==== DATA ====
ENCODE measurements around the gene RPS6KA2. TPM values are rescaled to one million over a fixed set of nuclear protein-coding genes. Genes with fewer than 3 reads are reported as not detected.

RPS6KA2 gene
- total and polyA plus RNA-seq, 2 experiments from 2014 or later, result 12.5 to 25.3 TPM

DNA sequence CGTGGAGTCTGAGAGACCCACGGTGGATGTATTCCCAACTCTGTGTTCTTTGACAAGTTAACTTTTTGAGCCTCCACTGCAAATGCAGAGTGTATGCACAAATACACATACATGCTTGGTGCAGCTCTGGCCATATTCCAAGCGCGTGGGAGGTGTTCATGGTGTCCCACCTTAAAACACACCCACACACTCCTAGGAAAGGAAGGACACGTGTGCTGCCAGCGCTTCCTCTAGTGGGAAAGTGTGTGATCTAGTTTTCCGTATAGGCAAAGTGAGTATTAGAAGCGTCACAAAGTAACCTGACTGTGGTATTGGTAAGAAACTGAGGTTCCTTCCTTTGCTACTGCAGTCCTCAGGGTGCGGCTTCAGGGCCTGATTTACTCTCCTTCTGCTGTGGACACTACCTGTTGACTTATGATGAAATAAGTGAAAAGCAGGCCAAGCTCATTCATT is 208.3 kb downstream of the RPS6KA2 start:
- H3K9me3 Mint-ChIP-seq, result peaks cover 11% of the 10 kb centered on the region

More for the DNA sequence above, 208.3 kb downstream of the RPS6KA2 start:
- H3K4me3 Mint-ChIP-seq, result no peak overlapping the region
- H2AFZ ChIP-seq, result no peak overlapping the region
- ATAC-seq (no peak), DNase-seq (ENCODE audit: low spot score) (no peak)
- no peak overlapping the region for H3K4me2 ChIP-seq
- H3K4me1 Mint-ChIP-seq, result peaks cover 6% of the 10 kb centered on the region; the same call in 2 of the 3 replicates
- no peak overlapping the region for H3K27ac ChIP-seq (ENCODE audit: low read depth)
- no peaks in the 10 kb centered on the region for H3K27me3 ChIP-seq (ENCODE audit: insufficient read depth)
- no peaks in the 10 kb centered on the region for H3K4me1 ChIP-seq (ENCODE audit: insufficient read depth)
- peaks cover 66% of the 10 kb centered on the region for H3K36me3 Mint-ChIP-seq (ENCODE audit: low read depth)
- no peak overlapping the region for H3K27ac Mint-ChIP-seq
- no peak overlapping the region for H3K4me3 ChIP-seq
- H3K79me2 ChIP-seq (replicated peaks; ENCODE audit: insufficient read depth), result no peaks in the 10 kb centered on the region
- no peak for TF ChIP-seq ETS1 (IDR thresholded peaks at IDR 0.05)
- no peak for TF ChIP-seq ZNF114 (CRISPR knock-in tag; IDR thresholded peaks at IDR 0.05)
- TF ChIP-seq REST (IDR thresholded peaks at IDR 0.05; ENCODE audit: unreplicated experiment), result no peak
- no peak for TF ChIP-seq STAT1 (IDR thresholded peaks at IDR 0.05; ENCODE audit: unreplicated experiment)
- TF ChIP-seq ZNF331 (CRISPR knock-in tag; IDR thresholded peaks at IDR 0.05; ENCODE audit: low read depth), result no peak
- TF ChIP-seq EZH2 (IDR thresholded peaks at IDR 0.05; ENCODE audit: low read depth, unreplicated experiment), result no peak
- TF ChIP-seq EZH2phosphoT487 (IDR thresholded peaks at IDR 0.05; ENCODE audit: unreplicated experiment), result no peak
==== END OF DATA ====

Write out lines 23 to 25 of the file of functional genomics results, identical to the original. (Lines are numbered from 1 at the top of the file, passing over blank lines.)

- TF ChIP-seq ZNF331 (CRISPR knock-in tag; IDR thresholded peaks at IDR 0.05; ENCODE audit: low read depth), result no peak
- TF ChIP-seq EZH2 (IDR thresholded peaks at IDR 0.05; ENCODE audit: low read depth, unreplicated experiment), result no peak
- TF ChIP-seq EZH2phosphoT487 (IDR thresholded peaks at IDR 0.05; ENCODE audit: unreplicated experiment), result no peak